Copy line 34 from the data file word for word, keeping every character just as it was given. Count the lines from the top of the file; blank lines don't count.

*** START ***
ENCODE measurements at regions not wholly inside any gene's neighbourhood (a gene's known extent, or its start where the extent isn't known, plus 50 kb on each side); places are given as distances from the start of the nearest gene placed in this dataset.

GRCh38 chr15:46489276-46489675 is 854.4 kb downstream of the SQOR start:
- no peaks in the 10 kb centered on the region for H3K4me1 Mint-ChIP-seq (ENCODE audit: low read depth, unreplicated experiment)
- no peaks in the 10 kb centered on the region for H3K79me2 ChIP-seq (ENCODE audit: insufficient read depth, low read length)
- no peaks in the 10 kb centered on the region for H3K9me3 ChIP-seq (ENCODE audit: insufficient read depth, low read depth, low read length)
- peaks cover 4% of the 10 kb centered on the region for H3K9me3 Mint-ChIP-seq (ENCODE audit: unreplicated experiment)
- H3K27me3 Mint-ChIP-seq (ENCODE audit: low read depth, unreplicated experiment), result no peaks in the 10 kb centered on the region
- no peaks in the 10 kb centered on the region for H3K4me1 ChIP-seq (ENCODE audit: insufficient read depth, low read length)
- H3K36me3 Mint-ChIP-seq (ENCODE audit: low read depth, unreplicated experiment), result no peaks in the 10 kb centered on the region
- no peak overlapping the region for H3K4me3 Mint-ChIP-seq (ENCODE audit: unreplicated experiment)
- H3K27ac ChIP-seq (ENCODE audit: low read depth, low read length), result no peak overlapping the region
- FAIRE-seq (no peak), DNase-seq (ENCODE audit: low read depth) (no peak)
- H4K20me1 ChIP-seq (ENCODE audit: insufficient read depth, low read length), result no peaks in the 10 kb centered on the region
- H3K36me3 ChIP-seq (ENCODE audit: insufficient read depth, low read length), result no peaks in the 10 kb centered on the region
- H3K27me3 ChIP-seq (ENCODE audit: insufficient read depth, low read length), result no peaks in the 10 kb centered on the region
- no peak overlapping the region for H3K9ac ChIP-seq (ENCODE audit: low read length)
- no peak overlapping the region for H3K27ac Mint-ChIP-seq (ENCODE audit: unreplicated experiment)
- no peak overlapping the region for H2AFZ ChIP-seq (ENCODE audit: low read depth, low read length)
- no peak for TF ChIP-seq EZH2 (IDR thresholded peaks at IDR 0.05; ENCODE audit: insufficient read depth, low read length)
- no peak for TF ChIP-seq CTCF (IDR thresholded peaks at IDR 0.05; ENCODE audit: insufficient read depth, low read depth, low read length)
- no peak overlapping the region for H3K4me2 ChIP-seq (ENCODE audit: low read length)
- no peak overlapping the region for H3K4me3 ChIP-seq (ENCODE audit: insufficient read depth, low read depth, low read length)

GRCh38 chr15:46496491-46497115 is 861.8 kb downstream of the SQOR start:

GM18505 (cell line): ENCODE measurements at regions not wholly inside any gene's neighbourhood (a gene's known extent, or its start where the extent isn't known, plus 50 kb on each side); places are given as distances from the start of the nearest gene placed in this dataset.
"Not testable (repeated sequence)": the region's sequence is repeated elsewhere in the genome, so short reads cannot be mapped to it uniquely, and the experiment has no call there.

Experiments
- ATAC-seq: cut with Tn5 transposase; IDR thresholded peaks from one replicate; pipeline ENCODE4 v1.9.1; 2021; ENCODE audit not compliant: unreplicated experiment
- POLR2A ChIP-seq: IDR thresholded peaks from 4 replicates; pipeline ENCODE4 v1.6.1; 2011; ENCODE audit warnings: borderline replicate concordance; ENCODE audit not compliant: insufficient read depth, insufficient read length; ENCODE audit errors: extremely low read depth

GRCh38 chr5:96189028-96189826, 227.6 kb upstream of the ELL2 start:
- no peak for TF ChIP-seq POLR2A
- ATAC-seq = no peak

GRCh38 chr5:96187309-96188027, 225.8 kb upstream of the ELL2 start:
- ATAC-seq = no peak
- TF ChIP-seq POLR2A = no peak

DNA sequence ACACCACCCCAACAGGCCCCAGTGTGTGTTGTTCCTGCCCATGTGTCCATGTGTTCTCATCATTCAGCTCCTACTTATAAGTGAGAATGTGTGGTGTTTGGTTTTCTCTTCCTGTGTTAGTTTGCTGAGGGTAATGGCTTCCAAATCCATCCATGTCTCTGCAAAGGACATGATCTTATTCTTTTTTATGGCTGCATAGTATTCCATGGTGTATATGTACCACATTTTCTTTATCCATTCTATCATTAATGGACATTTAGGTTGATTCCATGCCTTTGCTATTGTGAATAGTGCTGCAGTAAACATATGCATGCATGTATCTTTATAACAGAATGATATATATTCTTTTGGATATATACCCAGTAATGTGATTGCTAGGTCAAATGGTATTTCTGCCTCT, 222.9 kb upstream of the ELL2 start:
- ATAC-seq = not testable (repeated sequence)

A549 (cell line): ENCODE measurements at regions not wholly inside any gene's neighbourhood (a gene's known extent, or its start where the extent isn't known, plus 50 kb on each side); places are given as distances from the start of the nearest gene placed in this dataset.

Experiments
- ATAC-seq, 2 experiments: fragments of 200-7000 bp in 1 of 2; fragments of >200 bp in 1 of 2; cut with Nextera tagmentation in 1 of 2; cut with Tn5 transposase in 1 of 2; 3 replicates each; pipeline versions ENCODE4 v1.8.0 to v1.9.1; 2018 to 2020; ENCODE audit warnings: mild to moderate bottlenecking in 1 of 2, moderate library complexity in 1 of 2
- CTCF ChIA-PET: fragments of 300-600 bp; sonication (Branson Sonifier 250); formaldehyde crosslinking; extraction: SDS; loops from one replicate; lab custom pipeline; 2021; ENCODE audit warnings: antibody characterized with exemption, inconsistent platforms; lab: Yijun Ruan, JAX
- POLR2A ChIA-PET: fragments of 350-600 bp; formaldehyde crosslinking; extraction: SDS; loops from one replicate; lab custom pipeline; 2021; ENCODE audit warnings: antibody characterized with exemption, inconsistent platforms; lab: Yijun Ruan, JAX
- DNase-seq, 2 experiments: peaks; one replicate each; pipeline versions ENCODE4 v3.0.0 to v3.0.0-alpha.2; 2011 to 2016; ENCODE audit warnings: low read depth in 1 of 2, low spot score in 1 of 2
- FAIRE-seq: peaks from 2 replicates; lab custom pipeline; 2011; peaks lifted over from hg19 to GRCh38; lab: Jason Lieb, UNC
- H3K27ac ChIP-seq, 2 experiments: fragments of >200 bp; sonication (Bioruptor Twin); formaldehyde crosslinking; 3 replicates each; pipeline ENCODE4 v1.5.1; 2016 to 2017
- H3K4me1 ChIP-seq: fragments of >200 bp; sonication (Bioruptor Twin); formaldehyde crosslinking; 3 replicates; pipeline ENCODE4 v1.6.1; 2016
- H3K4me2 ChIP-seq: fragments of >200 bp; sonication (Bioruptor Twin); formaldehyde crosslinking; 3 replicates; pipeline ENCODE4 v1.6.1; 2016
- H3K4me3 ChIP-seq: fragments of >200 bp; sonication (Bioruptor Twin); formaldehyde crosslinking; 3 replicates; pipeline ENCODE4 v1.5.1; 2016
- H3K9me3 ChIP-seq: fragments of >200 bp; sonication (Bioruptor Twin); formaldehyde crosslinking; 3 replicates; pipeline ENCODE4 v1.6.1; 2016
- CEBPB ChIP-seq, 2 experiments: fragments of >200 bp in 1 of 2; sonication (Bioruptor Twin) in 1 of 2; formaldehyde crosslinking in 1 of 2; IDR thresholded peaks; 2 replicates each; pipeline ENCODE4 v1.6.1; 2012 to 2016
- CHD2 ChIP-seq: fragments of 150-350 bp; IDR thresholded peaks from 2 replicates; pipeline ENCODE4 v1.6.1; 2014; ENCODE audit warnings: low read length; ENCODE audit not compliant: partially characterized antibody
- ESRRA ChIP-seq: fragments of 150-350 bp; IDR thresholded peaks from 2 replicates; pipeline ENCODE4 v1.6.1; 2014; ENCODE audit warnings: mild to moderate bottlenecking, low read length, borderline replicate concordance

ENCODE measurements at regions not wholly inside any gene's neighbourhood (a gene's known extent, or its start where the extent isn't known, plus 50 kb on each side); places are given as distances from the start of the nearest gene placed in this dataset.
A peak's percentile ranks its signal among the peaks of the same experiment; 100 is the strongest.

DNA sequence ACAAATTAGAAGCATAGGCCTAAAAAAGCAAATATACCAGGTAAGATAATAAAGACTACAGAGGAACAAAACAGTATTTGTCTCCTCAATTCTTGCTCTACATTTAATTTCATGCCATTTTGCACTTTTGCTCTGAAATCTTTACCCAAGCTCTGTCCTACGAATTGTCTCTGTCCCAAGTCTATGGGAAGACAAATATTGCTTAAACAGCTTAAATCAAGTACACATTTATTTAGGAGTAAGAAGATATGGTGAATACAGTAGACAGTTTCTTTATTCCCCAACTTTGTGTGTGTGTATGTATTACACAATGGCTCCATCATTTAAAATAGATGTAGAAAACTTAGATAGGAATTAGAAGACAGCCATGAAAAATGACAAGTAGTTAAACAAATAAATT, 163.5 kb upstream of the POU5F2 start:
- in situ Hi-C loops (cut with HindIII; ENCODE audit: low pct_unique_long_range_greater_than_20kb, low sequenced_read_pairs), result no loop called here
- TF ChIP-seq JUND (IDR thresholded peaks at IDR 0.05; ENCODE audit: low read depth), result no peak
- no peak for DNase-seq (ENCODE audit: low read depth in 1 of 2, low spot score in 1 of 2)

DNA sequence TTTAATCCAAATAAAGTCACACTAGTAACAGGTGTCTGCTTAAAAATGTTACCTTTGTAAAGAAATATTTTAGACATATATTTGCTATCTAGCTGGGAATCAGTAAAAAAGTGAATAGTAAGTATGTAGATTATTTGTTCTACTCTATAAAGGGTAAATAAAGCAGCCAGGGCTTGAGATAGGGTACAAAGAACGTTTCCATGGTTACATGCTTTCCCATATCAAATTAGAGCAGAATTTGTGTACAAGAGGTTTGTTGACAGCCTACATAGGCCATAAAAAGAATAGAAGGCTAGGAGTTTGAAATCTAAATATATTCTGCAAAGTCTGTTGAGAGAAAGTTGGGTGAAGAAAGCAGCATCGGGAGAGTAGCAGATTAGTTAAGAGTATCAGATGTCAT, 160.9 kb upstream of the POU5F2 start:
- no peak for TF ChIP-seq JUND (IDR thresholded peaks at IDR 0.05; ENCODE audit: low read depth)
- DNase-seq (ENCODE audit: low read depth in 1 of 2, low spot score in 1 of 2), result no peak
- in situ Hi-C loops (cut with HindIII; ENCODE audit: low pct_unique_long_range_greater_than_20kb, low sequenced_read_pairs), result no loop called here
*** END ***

- TF ChIP-seq POLR2A = no peak